WEF is convening its annual session in Davos next week (24-26Jan), and have just put online their 2008 risk assessment report, which covers the topics that will be discussed at the various panels.
The report is very interesting, not least because of the 2nd appendix, which features a table of predicted risks and their likelihood and severity in numerical terms – a topic of central concern to my last two courses in intelligence analysis. Further, what I personally find rather fascinating is the emergence (sic) of a homogenized vocabulary to talk about what we label these days “new risks”. This vocabulary, stems entirely from subjects like complexity and network sciences, as well as some of the more metaphysical parts of physics and mathematics. Now, I’m no financial risk specialist, nor do I have any knowledge other than popular explanations of Physics and Math theories, but when I read a report, whose audience is primary in the finance sector, make repeated use of words such as emergence, uncertainty, aggregation, resilience, systemic finacial risk, interconnectedness, diffusion, complexity, “tail events”, etc., etc., a bell goes off in my ears. Is this current mania toward homogenuity, assimilation, the universal, and big picture telescopization not blinding us to what lies immediately before our eyes? I find something grotesque and almost cannibalistic in this process.
Nonetheless, the report is well worth reading, if not for its linguistic “anomalities” than for its forecasting methodology (complete with a fashionable SNA -social network analysis). This is not to say that I dislike WEF’s assessments. On the contrary, I find many of the observations and the parallels drawn between finacial risk evaluation and geopolitical risk assessment, as well as the discussions on food security, supply chains, and the role of energy, highly informative. In fact, I buy a large part of the arguments. I’m slightly surprised but pleased to read such humble conclusions (contrary to conventional wisdom, which looks at two aspects of risk – likelihood and severity and traditional prevention and mitigation measures of countering them) as acknowledgements that in the face of “new risks”, which are entirely unforseeable, such strategies fail.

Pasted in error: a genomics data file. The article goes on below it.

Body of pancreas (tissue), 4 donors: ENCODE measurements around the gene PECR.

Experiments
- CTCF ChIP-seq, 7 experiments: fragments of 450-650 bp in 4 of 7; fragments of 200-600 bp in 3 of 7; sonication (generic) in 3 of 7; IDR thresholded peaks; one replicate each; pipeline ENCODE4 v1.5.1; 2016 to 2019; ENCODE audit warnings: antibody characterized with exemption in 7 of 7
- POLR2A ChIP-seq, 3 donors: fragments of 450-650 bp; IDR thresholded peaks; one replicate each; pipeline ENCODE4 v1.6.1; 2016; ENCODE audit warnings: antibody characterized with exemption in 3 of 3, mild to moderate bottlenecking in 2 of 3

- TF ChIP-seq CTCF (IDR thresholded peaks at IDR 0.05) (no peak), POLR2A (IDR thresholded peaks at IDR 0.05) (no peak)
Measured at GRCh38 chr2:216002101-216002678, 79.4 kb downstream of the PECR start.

It is refreshing to read a report produced mainly by financial analysts (notoriously conservative) that: “It may not make sense to attempt to eliminate risks which ultimately represent a source of opportunity as well as hazard. Rendering the global financial system as flexible and resilient (my emphasis) as possible by improving early indicators, enforcing more stress testing, enhancing understanding of tail risk and requiring better contigency planning may be more effective.
Ultimately, strategies to deal with systemic financial risk must reflect the fundamental shift in the global financial system to a market-driven model. There is considerable scope for increased public and private sector collaboration on stress testing, liquidity management, risk assessment and prevention.”
I welcome such initiatives from the private sector as I truly share their opinion in the value such collaborations can bring. The question is, has the public sector woken up to the idea that this might be its most viable strategy in fullfilling what its ultimate purpose is supposed to be: duty to its electorate?
I’ll be covering more news from the 3 day WEF session in Davos on my blog next week.
Filed under: Business Intelligence, Complexity, Forecasting, Risk | 3 Comments »